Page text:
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$4 million verdict for LAPD captain over fake nude photo shared by cops

Richard Winton, Los Angeles Times on

Published in News & Features

LOS ANGELES — A jury awarded a female Los Angeles police captain $4 million in damages Friday in her sexual harassment lawsuit against the city over a nude photograph that was doctored to look like her and shared around the department.

In reaching the verdict after a day of deliberations, the Los Angeles County Superior Court jurors found that the sharing of the photo of a bare-breasted woman whose face was digitally altered to resemble Capt. Lillian Carranza. a 33-year department veteran, created a hostile work environment. They agreed with her lawyers that the top brass did nothing to stop its circulation or explain the image was a fake despite her plea to the police chief to do so in 2018.

Jurors also found that the LAPD did not take immediate and appropriate corrective action to address the hostile environment as required by state law, after Carranza reported the photo in November 2018 as she endured "severe or pervasive" harassment.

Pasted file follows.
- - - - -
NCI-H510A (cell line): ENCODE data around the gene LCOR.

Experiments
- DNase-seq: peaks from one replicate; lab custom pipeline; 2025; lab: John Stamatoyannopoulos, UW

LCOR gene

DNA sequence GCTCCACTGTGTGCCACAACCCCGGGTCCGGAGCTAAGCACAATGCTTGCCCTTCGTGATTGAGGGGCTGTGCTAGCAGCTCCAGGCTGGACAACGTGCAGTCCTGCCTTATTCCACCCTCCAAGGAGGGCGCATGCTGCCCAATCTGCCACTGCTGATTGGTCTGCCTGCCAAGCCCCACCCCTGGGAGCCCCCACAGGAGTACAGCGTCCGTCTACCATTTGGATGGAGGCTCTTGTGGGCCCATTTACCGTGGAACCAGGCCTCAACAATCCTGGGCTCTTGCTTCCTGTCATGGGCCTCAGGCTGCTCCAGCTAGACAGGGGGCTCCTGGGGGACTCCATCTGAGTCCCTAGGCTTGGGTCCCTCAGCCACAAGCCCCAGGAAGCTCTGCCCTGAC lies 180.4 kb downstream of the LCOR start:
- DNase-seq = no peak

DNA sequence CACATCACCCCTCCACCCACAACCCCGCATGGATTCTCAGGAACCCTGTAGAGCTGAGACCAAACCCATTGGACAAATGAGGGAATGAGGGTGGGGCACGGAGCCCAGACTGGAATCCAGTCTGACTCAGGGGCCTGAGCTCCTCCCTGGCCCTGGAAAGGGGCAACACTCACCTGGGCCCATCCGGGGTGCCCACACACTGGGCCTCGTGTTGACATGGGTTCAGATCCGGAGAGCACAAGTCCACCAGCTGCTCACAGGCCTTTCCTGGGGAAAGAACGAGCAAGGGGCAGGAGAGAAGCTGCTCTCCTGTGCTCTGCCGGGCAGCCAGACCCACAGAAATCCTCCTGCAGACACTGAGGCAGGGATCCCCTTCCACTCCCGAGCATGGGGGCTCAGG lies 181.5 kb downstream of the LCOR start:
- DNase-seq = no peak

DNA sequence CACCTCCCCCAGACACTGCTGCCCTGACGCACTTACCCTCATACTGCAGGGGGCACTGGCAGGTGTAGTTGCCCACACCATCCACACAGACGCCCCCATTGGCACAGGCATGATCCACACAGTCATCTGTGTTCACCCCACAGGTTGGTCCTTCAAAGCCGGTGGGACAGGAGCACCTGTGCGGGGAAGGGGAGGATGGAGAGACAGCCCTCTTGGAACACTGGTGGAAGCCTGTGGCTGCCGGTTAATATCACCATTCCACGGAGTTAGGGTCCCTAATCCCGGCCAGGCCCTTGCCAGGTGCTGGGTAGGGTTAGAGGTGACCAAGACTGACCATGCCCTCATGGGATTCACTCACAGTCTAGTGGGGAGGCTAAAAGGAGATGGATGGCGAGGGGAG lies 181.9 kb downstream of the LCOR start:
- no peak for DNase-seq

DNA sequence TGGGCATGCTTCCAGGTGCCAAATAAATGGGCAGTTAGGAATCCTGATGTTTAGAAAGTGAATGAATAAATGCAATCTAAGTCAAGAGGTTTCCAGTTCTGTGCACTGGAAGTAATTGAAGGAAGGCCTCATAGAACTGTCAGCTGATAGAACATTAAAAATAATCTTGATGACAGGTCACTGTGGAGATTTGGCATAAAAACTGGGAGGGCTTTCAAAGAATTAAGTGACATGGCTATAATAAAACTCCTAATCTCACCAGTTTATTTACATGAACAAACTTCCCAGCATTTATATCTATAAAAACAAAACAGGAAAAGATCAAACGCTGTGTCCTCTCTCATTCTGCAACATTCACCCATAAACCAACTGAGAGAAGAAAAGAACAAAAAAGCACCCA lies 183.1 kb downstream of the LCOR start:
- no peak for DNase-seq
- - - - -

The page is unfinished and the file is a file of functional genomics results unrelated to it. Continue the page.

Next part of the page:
The award "sends a message to people that you can stand up for your rights," Carranza said. "It is all very well having policies and procedures when it comes to sexual harassment, but they need to be followed and in the LAPD that starts with the chief of police."

During the nearly two-week trial, Carranza testified the image was so traumatizing that she was hospitalized on Christmas Eve 2018 with severe high blood pressure as she struggled with suicidal ideation. She said doctors eventually had to double her blood pressure medication.

"Every day, she is going to be haunted. She doesn't know who has seen the photo ... it will always be out there," said Marla Brown, one of her attorneys.

 

Greg Smith, her lead attorney, added: "I am not shocked by the verdict. The evidence we put forward to the jury was overwhelming."

He said Carranza was so stressed by the proceedings that she could not attend the final verdict.

Lawyers for the city had argued that Carranza had never seen the image in the workplace and was not the subject of comments, jokes or other anything resembling sexual harassment in the office, saying she only saw the image when her attorney gave it to her.

The jury, after hearing from nearly a dozen witnesses, opted to award Carranza $1.5 million in past non-economic damages and $2.5 million in future non-economic damages.

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